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I have a stainless steel two framer with reversible baskets and a motor. Bought it from a bee club that disbanded. We had a club member who done custom extracting,she said she was doing it anymore because her honey house was full of SHB's from doing it. :shock: Hey Perry,maybe the wax was trying to get away from those cold plastic foundation frames. :lol: :lol: :lol: Jack
 

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As sad as it is to look at, I'll take a few pics and post'em tomorrow :cry:

Had to have been spun too fast, these were not fresh combs (new), so the wax wasn't soft. Maybe when he uncapped (plane), I'm not sure.
These frames were extracted before (by me) with no problem.

Jack, maybe I should spray the plastic with some glue before I put'em in the hives to make sure there are no blowouts? :confused: :lol:
 

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perry writes:
Everything else was fine but I dropped off beautiful boxes of nice honey filled comb and got back 30% mostly ruined comb

tecumseh:
most comb are never really ruined in an absolute sense. there are of course any number of things that can be done wrong and if someone is using low skilled or poorly motivated help any number of things can/will happen to create a lot of damage. 1) power uncapper (typically where a lot of frame damage occurs) can be set improperly, 2) those small places that the uncapper does not uncap are not scratched and 3) the extractors can be operated at a speed that is way to fast at the front side of the extraction. given all these possibilities for mishaps most 'damaged' frames can be reinserted at the front side of a honey flow and still be properly utilized by honeybees.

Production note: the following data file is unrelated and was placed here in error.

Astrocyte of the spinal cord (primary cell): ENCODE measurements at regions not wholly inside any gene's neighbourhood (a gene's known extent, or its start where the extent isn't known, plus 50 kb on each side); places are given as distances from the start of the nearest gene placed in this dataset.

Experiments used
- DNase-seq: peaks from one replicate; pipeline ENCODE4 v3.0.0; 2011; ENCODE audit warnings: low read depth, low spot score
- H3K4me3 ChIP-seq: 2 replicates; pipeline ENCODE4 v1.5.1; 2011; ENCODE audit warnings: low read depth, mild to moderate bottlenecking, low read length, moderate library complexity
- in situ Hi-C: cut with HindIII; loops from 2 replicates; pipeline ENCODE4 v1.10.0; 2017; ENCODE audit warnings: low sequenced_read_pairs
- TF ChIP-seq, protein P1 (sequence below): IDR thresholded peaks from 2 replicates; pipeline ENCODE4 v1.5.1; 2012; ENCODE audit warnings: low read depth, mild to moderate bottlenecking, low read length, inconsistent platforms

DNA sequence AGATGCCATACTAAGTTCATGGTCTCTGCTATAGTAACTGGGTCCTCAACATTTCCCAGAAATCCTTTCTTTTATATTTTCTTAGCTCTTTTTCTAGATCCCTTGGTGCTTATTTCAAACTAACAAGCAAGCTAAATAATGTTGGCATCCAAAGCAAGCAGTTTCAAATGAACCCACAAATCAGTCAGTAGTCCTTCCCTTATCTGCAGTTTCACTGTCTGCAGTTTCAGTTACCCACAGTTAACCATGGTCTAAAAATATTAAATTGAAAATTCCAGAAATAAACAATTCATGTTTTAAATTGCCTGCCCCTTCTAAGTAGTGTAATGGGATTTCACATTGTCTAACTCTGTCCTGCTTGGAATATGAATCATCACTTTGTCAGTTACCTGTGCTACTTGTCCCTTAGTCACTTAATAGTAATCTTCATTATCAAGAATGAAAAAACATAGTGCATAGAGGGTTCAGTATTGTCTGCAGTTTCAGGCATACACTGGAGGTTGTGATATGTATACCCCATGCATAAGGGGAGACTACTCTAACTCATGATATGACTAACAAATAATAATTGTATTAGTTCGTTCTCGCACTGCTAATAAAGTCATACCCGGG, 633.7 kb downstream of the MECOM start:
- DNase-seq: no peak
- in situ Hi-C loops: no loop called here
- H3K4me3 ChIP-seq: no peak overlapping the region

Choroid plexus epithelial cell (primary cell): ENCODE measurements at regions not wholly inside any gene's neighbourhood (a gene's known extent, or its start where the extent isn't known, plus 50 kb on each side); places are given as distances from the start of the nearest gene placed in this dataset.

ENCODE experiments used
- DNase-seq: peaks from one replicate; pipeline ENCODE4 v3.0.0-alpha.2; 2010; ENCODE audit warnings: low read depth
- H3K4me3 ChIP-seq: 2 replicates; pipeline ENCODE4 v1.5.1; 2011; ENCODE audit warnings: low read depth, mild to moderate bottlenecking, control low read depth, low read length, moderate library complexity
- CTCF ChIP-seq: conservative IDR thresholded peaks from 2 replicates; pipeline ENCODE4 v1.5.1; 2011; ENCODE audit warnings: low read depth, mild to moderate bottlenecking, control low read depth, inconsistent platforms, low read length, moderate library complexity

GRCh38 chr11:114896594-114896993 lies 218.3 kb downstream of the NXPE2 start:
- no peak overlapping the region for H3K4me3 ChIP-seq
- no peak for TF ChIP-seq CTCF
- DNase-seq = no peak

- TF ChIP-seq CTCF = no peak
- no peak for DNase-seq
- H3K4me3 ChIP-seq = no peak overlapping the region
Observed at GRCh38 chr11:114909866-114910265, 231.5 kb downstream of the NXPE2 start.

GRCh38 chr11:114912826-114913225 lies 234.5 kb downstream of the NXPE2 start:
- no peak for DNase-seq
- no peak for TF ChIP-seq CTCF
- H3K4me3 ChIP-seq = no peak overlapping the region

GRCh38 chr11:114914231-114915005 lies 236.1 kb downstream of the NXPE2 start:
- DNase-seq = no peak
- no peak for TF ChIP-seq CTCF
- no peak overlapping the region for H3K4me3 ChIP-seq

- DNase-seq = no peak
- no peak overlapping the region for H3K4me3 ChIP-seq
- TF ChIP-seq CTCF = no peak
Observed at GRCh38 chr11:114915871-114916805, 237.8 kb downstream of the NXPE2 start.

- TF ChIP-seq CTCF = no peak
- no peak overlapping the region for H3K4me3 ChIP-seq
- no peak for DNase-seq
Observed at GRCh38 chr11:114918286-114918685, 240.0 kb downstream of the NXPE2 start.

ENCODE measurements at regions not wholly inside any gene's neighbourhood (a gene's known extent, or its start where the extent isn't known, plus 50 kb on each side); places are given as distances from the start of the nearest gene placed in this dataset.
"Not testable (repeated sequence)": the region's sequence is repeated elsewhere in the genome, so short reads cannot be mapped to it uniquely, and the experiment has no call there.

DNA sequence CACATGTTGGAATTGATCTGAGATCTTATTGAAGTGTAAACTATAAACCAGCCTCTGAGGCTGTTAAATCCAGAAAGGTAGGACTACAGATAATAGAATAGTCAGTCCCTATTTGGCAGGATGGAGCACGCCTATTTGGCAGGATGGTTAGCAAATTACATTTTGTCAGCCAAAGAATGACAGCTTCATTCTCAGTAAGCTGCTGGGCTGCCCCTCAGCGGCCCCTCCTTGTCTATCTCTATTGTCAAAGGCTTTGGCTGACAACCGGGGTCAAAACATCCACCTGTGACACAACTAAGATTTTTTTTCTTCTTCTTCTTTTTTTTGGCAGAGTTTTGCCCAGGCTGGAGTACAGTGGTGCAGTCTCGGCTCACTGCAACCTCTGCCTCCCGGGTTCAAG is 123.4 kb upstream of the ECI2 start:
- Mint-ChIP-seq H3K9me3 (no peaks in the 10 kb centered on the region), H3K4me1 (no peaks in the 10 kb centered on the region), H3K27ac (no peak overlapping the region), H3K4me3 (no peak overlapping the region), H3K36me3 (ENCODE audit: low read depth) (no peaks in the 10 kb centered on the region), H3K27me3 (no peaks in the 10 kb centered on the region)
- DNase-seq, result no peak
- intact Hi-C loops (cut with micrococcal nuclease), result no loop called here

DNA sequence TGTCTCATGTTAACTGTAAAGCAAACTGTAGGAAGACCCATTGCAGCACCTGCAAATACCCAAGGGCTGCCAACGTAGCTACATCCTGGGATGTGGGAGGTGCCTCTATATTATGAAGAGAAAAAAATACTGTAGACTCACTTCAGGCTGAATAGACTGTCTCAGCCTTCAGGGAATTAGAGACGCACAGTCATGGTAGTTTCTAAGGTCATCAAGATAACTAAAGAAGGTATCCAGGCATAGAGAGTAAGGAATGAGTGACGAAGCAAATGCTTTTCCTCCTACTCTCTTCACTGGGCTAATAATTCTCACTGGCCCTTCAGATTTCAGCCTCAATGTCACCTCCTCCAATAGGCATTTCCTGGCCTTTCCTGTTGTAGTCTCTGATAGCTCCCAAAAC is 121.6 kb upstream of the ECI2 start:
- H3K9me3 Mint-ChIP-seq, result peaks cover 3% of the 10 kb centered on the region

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Discussion Starter · #14 ·
Can anyone see anything wrong with the plans for the extractor I posted the link to? I don't plan on having any more than 10-12 hives anyway, so maybe I'd be better off just buying a small 2-4 frame extractor if those building plans/extractor aren't worth a hoot.
 

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Dave, couldn't open the link you posted :-(
Sometimes you can find a good deal on used ones, check ads
 

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Dave:
I couldn't open the link either.
I got my extractor through persistance. I checked craigslist everyday for about 3 months, and found a Walter T. Kelley 3/6 frame, stainless steel extractor for $60.00. The same extractor, new, on the Kelleybees website went for $450.00 plus shipping.